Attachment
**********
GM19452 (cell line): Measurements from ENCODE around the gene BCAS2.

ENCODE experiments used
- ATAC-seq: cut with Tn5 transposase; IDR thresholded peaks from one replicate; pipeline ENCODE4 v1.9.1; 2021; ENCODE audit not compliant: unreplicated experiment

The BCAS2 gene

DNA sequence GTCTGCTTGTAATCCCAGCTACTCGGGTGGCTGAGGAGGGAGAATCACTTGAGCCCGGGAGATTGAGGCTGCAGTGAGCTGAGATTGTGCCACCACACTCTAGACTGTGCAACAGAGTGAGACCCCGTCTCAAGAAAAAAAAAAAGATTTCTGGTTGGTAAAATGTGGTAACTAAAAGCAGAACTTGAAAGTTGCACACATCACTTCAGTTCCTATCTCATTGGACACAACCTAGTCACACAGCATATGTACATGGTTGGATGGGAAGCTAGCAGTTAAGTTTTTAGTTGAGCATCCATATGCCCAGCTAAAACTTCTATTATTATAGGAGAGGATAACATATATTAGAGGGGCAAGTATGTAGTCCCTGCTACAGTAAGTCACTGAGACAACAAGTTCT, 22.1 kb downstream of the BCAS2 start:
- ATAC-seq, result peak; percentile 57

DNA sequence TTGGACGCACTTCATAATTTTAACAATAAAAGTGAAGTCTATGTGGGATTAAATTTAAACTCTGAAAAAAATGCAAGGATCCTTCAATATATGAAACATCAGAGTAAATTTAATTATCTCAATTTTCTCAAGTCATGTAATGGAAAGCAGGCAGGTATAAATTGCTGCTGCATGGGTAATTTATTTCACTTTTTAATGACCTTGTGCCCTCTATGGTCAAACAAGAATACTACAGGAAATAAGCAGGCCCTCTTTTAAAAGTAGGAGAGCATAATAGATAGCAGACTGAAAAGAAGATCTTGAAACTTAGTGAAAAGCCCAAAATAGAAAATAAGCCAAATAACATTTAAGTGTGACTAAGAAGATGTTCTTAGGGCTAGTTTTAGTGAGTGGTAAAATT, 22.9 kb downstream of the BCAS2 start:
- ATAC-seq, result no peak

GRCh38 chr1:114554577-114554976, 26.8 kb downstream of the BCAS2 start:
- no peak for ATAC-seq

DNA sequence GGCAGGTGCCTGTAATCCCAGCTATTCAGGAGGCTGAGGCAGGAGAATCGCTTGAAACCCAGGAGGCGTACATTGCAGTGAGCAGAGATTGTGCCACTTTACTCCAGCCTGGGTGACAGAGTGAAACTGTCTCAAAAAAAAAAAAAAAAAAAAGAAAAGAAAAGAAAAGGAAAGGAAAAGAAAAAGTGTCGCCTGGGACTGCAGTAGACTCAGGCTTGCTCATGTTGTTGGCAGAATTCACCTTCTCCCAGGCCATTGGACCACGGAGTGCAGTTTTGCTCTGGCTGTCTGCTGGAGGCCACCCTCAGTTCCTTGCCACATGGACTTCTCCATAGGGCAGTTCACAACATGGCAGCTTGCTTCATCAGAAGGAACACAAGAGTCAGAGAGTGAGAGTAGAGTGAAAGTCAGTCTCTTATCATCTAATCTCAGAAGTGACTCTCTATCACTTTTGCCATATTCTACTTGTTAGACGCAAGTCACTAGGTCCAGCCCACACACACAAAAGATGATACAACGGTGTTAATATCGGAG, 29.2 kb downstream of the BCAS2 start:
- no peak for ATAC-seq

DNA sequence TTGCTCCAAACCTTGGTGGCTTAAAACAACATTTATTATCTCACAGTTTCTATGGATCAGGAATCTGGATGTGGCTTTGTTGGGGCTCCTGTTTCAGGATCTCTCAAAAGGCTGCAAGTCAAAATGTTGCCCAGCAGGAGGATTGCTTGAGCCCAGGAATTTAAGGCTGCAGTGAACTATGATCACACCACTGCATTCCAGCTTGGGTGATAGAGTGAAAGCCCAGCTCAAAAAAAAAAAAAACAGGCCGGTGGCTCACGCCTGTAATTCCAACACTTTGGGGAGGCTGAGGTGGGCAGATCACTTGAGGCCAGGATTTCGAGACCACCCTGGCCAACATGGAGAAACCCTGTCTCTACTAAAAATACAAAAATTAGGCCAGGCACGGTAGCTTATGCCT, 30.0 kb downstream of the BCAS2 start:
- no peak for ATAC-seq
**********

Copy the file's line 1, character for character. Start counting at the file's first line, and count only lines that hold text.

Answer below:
GM19452 (cell line): Measurements from ENCODE around the gene BCAS2.